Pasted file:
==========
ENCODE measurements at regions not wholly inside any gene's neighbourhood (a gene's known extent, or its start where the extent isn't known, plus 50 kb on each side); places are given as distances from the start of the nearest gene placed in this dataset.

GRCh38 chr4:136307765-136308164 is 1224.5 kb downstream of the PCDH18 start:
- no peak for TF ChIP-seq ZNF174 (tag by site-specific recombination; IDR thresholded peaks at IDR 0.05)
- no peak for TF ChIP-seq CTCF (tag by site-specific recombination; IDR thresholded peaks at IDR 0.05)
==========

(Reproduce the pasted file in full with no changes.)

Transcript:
ENCODE measurements at regions not wholly inside any gene's neighbourhood (a gene's known extent, or its start where the extent isn't known, plus 50 kb on each side); places are given as distances from the start of the nearest gene placed in this dataset.

GRCh38 chr4:136307765-136308164 is 1224.5 kb downstream of the PCDH18 start:
- no peak for TF ChIP-seq ZNF174 (tag by site-specific recombination; IDR thresholded peaks at IDR 0.05)
- no peak for TF ChIP-seq CTCF (tag by site-specific recombination; IDR thresholded peaks at IDR 0.05)